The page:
At an altitude of 1,217 m (3,993 ft) above sea level, Jos enjoys a more temperate climate than much of the rest of Nigeria.
Average monthly temperatures range from 21–25 °C (70–77 °F), and from mid-November to late January, night-time temperatures drop as low as 11 °C (52 °F).
Hail sometimes falls during the rainy season because of the cooler temperatures at high altitudes. These cooler temperatures have meant that, from colonial times until the present day, Jos is a favourite holiday location for both tourists and expatriates based in Nigeria.
The National Museum in Jos was founded in 1952 by Bernard Fagg, and was recognized as one of the best in the country. It has unfortunately been left to fall to ruin as is the case with most of the cultural establishments in Nigeria.
The Pottery Hall is also a part of the museum that has an exceptional collection of finely crafted pottery from all over Nigeria and boasts some fine specimens of Nok terracotta heads and artifacts dating from 500 BC to AD 200.
It also incorporates the Museum of Traditional Nigerian Architecture with life-size replicas of a variety of buildings, from the walls of Kano and the Mosque at Zaria to a Tiv village. Articles of interest from colonial times relating to the railway and tin mining can also be found on display.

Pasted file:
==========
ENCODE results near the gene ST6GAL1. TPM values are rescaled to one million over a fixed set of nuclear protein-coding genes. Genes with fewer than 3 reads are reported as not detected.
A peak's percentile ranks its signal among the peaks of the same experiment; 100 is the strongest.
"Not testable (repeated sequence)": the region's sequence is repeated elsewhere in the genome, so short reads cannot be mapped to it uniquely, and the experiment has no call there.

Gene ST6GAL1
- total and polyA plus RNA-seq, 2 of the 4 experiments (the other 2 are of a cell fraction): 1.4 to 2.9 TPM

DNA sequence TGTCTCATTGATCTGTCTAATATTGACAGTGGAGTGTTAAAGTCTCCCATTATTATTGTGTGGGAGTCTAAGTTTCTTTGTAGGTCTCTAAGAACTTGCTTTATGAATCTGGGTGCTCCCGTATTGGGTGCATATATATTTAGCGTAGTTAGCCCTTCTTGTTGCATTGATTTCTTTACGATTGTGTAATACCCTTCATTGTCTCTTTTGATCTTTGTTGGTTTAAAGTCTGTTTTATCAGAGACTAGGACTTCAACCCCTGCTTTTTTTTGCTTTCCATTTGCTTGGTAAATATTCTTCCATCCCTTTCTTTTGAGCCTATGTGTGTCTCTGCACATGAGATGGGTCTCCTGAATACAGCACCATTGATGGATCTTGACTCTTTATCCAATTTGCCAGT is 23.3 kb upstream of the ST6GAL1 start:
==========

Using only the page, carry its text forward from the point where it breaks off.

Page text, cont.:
A School for Museum Technicians is attached to the museum, established with the help of UNESCO. The Jos Museum is also located beside the zoo.
A 40,000 seat capacity located along Farin-Gada road which has become home to the Plateau United Football Club, Current champions of The Nigerian Professional League.
The stadium has undergone major renovations under the administration of the current governor Barr Simon Bako Lalong.
Jos Golf Course
Rayfield Golf Club is a golf course located in Rayfield, Jos. It has hosted many golfing competitions with players coming from both within and outside the state.
Governor Lalong is a lover of golf which explains the great improvement witnessed during his administration in golf.